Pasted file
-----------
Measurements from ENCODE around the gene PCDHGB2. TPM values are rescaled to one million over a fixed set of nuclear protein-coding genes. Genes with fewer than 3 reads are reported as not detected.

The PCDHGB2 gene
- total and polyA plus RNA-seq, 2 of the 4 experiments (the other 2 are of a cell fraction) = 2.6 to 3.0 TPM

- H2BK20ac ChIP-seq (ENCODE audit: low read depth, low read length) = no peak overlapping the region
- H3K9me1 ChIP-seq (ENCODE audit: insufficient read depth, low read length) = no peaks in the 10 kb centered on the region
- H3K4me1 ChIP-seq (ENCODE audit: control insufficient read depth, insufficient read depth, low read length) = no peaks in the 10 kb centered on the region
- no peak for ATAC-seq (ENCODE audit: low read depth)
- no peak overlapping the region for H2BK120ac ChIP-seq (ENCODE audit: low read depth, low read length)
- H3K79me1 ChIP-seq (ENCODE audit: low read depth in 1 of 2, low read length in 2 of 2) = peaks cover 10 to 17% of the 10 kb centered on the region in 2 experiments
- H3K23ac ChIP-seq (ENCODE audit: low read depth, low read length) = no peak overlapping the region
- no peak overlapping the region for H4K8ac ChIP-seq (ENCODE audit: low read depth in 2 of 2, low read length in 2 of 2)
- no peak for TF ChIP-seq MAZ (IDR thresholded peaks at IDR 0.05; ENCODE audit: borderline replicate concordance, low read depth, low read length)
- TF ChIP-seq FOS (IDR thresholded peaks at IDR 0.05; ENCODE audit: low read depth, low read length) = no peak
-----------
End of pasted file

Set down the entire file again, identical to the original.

Measurements from ENCODE around the gene PCDHGB2. TPM values are rescaled to one million over a fixed set of nuclear protein-coding genes. Genes with fewer than 3 reads are reported as not detected.

The PCDHGB2 gene
- total and polyA plus RNA-seq, 2 of the 4 experiments (the other 2 are of a cell fraction) = 2.6 to 3.0 TPM

- H2BK20ac ChIP-seq (ENCODE audit: low read depth, low read length) = no peak overlapping the region
- H3K9me1 ChIP-seq (ENCODE audit: insufficient read depth, low read length) = no peaks in the 10 kb centered on the region
- H3K4me1 ChIP-seq (ENCODE audit: control insufficient read depth, insufficient read depth, low read length) = no peaks in the 10 kb centered on the region
- no peak for ATAC-seq (ENCODE audit: low read depth)
- no peak overlapping the region for H2BK120ac ChIP-seq (ENCODE audit: low read depth, low read length)
- H3K79me1 ChIP-seq (ENCODE audit: low read depth in 1 of 2, low read length in 2 of 2) = peaks cover 10 to 17% of the 10 kb centered on the region in 2 experiments
- H3K23ac ChIP-seq (ENCODE audit: low read depth, low read length) = no peak overlapping the region
- no peak overlapping the region for H4K8ac ChIP-seq (ENCODE audit: low read depth in 2 of 2, low read length in 2 of 2)
- no peak for TF ChIP-seq MAZ (IDR thresholded peaks at IDR 0.05; ENCODE audit: borderline replicate concordance, low read depth, low read length)
- TF ChIP-seq FOS (IDR thresholded peaks at IDR 0.05; ENCODE audit: low read depth, low read length) = no peak